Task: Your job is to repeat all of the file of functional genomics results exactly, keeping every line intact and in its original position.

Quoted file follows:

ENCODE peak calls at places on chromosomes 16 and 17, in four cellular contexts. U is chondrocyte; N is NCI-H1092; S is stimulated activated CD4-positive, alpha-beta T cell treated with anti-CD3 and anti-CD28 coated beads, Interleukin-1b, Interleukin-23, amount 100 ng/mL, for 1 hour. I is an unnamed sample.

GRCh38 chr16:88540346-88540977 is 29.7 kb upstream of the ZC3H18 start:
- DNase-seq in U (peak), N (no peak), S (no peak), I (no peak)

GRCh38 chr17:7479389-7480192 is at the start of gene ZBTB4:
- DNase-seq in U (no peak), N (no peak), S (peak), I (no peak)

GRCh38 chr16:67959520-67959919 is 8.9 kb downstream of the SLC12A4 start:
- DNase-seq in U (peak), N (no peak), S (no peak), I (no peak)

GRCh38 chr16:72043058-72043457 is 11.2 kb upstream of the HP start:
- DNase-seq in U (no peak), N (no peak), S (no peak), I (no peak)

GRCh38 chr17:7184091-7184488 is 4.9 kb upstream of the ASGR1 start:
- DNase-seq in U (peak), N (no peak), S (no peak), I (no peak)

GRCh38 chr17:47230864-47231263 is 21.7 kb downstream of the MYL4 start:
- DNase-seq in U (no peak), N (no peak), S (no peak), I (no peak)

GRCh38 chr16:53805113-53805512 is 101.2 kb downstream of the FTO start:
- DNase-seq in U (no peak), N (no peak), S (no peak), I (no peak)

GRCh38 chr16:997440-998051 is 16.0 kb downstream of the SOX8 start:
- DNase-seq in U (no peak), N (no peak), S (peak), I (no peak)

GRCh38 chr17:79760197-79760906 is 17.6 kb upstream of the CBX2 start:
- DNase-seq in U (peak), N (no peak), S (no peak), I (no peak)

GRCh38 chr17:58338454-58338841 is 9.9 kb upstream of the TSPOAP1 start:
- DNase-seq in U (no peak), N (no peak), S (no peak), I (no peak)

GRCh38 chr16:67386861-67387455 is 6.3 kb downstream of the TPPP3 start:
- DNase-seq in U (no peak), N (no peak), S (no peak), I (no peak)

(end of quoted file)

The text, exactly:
ENCODE peak calls at places on chromosomes 16 and 17, in four cellular contexts. U is chondrocyte; N is NCI-H1092; S is stimulated activated CD4-positive, alpha-beta T cell treated with anti-CD3 and anti-CD28 coated beads, Interleukin-1b, Interleukin-23, amount 100 ng/mL, for 1 hour. I is an unnamed sample.

GRCh38 chr16:88540346-88540977 is 29.7 kb upstream of the ZC3H18 start:
- DNase-seq in U (peak), N (no peak), S (no peak), I (no peak)

GRCh38 chr17:7479389-7480192 is at the start of gene ZBTB4:
- DNase-seq in U (no peak), N (no peak), S (peak), I (no peak)

GRCh38 chr16:67959520-67959919 is 8.9 kb downstream of the SLC12A4 start:
- DNase-seq in U (peak), N (no peak), S (no peak), I (no peak)

GRCh38 chr16:72043058-72043457 is 11.2 kb upstream of the HP start:
- DNase-seq in U (no peak), N (no peak), S (no peak), I (no peak)

GRCh38 chr17:7184091-7184488 is 4.9 kb upstream of the ASGR1 start:
- DNase-seq in U (peak), N (no peak), S (no peak), I (no peak)

GRCh38 chr17:47230864-47231263 is 21.7 kb downstream of the MYL4 start:
- DNase-seq in U (no peak), N (no peak), S (no peak), I (no peak)

GRCh38 chr16:53805113-53805512 is 101.2 kb downstream of the FTO start:
- DNase-seq in U (no peak), N (no peak), S (no peak), I (no peak)

GRCh38 chr16:997440-998051 is 16.0 kb downstream of the SOX8 start:
- DNase-seq in U (no peak), N (no peak), S (peak), I (no peak)

GRCh38 chr17:79760197-79760906 is 17.6 kb upstream of the CBX2 start:
- DNase-seq in U (peak), N (no peak), S (no peak), I (no peak)

GRCh38 chr17:58338454-58338841 is 9.9 kb upstream of the TSPOAP1 start:
- DNase-seq in U (no peak), N (no peak), S (no peak), I (no peak)

GRCh38 chr16:67386861-67387455 is 6.3 kb downstream of the TPPP3 start:
- DNase-seq in U (no peak), N (no peak), S (no peak), I (no peak)